Weather affects us all, and Afloat.ie will keep you informed on the hows and the whys.

Marine Science

Perhaps it's the work of the Irish research vessels RV Celtic Explorer and RV Celtic Voyager out in the Atlantic Ocean that best highlights the essential nature of Marine Science for the future growth of Ireland's emerging 'blue economy'.

From marine research to development and sustainable management, Ireland is developing a strong and well-deserved reputation as an emerging centre of excellence. Whether it's Wavebob ocean energy technology to aquaculture to weather buoys and oil exploration, the Marine Science category documents the work of Irish marine scientists and researchers and how they have secured prominent roles in many European and international marine science bodies.

Power From The Sea

The message from the experts is clear: offshore wind and wave energy is the future. And as Ireland looks towards the potential of the renewable energy sector, generating Power From The Sea will become a greater priority in the State's 'blue growth' strategy.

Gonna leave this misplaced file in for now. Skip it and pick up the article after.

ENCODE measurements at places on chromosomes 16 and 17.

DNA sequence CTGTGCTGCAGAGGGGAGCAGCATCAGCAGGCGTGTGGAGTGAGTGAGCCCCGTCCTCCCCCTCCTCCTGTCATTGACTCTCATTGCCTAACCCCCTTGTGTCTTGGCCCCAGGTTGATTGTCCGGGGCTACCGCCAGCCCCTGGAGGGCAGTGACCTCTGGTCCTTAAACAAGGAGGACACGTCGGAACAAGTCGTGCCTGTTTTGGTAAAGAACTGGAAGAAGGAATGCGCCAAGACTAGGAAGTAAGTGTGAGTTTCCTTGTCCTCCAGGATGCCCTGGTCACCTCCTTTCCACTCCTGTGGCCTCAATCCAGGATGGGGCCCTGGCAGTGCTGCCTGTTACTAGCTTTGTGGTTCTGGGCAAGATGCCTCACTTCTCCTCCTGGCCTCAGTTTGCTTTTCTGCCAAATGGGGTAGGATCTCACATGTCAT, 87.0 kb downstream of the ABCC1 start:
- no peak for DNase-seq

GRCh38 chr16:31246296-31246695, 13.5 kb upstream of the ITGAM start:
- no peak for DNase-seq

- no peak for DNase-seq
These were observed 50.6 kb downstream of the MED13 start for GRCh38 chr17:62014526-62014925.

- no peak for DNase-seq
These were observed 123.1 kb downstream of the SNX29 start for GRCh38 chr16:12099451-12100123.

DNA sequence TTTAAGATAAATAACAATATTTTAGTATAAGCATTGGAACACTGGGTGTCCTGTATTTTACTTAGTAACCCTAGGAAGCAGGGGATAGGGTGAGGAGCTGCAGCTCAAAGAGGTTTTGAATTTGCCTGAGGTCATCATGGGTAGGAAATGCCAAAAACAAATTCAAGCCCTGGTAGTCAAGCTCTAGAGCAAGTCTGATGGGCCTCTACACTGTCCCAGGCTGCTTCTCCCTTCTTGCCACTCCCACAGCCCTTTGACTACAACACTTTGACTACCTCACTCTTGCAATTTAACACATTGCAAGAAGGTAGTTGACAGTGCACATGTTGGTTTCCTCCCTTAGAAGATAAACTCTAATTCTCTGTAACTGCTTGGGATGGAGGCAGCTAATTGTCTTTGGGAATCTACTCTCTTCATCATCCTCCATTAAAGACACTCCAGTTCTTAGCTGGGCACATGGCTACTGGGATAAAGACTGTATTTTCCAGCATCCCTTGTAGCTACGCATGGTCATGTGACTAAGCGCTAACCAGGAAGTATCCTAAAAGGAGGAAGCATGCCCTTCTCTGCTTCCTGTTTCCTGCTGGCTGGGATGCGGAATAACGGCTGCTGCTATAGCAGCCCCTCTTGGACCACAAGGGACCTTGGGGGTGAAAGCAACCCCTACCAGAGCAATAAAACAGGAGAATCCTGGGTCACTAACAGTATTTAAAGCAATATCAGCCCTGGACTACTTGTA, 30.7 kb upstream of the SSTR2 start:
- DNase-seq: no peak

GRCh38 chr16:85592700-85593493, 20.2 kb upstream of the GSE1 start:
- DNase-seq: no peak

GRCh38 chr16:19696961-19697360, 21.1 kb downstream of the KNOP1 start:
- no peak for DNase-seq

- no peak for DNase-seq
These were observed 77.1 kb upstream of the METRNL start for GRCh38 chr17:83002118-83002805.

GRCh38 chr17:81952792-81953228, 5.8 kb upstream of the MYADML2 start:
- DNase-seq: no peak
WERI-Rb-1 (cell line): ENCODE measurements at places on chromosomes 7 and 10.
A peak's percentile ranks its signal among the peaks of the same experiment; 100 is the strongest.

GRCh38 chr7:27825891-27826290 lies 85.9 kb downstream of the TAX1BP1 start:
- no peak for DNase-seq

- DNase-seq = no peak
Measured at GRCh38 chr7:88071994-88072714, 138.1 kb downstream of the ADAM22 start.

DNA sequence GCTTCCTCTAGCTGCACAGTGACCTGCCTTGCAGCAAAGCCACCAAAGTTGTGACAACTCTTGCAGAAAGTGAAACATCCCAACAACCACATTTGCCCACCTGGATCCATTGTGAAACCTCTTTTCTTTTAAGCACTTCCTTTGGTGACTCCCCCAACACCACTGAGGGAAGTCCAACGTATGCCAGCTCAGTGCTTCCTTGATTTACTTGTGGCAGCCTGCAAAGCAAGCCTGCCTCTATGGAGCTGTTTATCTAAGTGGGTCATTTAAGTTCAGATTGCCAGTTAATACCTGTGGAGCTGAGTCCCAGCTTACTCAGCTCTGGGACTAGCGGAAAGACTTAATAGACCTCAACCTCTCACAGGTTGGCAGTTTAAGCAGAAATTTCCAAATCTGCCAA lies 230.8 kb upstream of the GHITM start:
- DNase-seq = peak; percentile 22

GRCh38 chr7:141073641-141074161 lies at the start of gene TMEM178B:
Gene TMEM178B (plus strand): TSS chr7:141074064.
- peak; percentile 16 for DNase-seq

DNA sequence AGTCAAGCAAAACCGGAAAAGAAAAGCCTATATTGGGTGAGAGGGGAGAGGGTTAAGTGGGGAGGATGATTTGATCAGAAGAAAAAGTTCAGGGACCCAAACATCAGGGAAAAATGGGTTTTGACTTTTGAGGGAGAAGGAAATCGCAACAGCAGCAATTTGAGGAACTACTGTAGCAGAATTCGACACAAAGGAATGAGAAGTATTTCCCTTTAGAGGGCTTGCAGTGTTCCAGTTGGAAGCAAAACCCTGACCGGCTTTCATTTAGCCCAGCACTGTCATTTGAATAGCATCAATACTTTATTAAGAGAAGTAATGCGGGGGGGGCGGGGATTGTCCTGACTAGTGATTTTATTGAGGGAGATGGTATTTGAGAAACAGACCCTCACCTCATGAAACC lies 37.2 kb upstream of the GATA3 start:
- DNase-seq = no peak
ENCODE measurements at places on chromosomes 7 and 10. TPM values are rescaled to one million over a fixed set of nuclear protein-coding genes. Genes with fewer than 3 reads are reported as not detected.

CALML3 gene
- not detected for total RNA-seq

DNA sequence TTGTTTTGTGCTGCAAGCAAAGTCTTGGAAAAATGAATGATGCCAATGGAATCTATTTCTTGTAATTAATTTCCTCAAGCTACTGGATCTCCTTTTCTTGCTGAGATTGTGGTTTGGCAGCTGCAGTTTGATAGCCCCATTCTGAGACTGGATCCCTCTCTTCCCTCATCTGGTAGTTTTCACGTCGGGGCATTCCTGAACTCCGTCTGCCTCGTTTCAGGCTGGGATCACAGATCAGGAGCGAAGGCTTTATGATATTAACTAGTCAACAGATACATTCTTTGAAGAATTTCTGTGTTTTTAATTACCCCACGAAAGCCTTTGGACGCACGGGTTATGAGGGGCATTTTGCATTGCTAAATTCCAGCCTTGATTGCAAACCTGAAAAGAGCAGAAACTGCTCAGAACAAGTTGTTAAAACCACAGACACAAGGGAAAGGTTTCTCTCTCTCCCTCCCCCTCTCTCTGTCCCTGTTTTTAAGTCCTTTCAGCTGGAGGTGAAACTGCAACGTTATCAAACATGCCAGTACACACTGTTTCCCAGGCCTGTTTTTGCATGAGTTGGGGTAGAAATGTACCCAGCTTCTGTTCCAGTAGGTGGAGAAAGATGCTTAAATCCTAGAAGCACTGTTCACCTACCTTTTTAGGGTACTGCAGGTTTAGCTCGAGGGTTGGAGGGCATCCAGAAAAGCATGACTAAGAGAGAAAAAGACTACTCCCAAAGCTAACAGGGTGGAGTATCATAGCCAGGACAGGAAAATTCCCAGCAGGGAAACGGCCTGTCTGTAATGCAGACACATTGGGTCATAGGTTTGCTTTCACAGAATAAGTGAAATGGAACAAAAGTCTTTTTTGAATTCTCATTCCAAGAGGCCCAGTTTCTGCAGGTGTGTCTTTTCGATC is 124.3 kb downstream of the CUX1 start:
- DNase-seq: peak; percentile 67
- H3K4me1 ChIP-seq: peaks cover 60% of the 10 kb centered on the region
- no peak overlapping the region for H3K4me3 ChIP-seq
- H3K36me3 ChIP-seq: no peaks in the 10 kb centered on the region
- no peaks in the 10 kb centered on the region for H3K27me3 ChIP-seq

Developments and activities in existing and planned projects in the pipeline from the wind and wave renewables sector, and those of the energy exploration industry, point to the future of energy requirements for the whole world, not just in Ireland. And that's not to mention the supplementary industries that sea power projects can support in coastal communities.

Irish ports are already in a good position to capitalise on investments in offshore renewable energy services. And Power From The Sea can even be good for marine wildlife if done properly.